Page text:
Can Investments Hurt Your Credit Score?
By Webb Ward
Posted: 5th May 2014 09:02
The main motivation for making a sensible investment is of course the raw financial benefit that it brings. Hopefully the investment, whether it lies in shares, bonds, property or otherwise will turn in a profit. However, an often overlooked side effect of investment activity is the impact that it can have on your credit rating. Of course, this can be crucial in accessing the capital necessary for future investments. As such, the impact of investment on a credit score can have crucial long-lasting financial implications.
The good news is that in general, investing in stocks, shares or bonds should be a boost for your credit rating. Unlike a regular savings account, you can usually expect a better return on stocks, even on low risk options. In addition, you can also expect to receive regular dividends, which can add up to a nice addition to your income. Both of these factors can improve your overall finances and will likely be viewed favourably by any potential lender. Most will look at your crucial debt-to-income ratio as an important indicator of ability to repay a loan. However, the credit report itself is also vital as it essentially weighs up your financial reliability, listing all of your credit dealings. Therefore, keeping track of your report and its accuracy is crucial. You can find out how to easily access your credit score by visiting http://www.creditexpert.co.uk/credit-score.aspx.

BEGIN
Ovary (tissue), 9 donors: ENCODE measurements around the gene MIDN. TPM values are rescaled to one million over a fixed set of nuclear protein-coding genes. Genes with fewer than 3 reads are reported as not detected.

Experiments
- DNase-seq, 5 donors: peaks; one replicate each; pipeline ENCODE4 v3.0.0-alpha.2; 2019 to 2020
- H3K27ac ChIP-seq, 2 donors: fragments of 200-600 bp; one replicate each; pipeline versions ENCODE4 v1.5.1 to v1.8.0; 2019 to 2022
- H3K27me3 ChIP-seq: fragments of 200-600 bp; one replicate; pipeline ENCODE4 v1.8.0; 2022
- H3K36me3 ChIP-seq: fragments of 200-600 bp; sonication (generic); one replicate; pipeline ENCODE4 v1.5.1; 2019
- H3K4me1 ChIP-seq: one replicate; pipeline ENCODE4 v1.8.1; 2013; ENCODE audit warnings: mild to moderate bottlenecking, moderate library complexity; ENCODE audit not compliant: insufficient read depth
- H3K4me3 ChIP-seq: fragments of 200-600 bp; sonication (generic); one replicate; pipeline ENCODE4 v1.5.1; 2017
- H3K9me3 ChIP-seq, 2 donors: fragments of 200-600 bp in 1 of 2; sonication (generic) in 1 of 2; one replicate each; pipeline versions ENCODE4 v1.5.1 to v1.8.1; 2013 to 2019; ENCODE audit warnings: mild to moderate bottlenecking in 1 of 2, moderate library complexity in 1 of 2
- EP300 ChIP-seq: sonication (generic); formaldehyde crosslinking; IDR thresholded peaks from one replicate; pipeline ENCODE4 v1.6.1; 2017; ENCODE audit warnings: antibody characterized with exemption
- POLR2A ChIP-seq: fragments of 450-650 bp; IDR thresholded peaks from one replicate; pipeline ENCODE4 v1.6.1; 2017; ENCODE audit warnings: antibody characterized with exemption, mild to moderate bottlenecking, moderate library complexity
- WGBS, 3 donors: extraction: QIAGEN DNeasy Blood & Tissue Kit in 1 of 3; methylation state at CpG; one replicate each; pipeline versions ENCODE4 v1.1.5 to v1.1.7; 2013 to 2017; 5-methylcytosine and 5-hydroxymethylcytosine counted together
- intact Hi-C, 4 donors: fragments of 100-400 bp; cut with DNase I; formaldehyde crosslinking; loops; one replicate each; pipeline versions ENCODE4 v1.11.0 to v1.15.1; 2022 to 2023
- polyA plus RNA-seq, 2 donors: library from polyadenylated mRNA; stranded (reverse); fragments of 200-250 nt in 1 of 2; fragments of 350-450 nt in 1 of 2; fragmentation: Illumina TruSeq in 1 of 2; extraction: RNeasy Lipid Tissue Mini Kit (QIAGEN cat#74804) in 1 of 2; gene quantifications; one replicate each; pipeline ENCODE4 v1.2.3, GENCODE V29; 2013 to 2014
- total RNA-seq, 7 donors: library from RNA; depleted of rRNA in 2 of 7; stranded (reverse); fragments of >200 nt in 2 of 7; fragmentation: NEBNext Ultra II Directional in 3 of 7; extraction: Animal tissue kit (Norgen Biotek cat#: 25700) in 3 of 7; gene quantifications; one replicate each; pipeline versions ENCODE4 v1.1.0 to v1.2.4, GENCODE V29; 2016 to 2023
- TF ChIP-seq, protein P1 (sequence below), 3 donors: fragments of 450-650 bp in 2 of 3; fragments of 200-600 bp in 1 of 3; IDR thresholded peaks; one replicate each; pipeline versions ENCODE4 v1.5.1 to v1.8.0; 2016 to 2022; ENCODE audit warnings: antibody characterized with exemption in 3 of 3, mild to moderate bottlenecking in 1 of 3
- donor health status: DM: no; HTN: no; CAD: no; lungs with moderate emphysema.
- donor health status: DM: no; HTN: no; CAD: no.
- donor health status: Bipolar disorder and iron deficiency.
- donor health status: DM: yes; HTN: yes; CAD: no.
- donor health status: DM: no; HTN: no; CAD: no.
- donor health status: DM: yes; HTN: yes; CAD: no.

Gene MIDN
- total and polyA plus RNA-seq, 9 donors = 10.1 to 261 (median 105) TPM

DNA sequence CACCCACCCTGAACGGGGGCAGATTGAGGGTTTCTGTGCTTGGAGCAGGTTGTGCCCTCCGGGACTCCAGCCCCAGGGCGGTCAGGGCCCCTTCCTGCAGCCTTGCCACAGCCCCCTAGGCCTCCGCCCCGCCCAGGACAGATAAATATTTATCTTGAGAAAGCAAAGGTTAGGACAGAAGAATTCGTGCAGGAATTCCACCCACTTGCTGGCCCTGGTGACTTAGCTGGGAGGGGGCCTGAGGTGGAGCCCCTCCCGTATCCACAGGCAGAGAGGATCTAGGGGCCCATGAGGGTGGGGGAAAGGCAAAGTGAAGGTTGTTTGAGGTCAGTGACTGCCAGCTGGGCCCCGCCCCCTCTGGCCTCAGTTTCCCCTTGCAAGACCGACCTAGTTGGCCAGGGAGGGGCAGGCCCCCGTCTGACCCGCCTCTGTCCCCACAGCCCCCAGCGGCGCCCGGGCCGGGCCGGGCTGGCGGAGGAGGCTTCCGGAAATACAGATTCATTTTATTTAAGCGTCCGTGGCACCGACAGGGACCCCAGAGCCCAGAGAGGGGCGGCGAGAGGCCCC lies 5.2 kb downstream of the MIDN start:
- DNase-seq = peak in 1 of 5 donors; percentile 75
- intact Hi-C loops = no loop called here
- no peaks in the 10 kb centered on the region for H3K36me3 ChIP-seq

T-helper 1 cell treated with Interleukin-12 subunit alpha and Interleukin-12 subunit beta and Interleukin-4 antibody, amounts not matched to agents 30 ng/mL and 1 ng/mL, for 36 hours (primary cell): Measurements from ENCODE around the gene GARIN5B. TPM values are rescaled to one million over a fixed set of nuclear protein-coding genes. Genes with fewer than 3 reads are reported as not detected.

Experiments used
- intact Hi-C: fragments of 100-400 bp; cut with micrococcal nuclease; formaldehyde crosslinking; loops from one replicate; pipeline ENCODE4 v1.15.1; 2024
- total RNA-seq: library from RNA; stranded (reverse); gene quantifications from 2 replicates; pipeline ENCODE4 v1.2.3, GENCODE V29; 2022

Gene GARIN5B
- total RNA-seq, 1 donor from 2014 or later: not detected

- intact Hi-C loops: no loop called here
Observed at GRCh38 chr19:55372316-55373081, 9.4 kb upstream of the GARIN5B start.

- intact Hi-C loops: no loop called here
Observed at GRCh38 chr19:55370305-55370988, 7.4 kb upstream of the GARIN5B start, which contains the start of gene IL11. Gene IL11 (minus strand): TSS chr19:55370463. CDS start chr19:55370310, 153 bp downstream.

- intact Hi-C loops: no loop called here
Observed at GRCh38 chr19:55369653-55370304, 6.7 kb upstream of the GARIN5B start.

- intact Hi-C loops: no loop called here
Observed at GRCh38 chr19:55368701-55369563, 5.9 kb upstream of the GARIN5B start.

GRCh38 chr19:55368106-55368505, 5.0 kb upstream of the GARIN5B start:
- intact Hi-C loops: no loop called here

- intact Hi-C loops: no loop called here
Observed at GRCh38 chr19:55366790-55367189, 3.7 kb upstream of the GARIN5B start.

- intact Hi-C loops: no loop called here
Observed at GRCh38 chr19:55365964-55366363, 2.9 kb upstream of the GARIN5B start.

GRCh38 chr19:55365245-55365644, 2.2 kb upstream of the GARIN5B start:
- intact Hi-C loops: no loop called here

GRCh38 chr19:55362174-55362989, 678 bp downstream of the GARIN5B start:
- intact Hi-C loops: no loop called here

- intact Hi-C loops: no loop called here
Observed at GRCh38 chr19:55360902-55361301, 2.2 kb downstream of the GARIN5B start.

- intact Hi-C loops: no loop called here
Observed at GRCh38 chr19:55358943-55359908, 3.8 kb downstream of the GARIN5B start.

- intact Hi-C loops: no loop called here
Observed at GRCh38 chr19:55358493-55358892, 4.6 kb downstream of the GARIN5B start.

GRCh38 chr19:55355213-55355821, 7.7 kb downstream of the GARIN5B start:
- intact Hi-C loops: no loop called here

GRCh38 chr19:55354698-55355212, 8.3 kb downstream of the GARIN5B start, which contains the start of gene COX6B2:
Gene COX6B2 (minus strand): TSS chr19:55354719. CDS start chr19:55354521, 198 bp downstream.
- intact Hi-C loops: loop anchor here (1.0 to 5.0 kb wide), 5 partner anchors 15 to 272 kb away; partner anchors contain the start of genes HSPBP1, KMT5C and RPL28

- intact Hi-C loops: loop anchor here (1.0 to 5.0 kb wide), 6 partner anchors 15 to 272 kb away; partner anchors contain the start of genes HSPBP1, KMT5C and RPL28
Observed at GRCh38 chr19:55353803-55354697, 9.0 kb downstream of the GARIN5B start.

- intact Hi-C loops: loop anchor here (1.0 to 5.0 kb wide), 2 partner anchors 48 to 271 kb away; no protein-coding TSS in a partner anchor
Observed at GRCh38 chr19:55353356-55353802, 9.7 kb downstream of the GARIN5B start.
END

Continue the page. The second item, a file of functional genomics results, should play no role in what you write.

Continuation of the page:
Of course, it is worth remembering that credit scores are designed mainly for consumers, rather than investors whose financial behaviour is very different and so there are some important factors to bear in mind. For example, a credit report will likely detail how much of your credit limit you have used on a credit card. In general, lenders like to see that this is generally below 10 per cent of the limit. This can be a problem for investors and small business owners who may well need to make large payments from time to time.
Investors will also likely find that their tax returns are more complex. However, it is vital to keep on top of these to make sure that they are accurate and that HMRC is always paid on time. A late or outstanding tax payment will not look good in a credit report. It doesn't matter how complex your investments and tax calculations may be, a credit report is very unlikely to take this into account. It is also tempting for investors to open and close accounts with regularity or to be forever applying for credit. Although it may be the reality of the investment world, this kind of hyper-activity is likely to appear suspicious when expressed as part of a credit report.
Of course, property remains one of the most common and reliable forms of investment. While being a home-owner in itself is likely to be a positive indicator of financial responsibility, there are slightly different credit implications if you have purchased a property purely as an investment. In all likelihood, if your property is an investment, then you will probably require a higher credit score than you would have needed as a resident owner in order to receive a loan for an additional property.
All in all, although investments should count in your favour when it comes to compiling a credit report, there are some specific factors to be aware of and to take into consideration.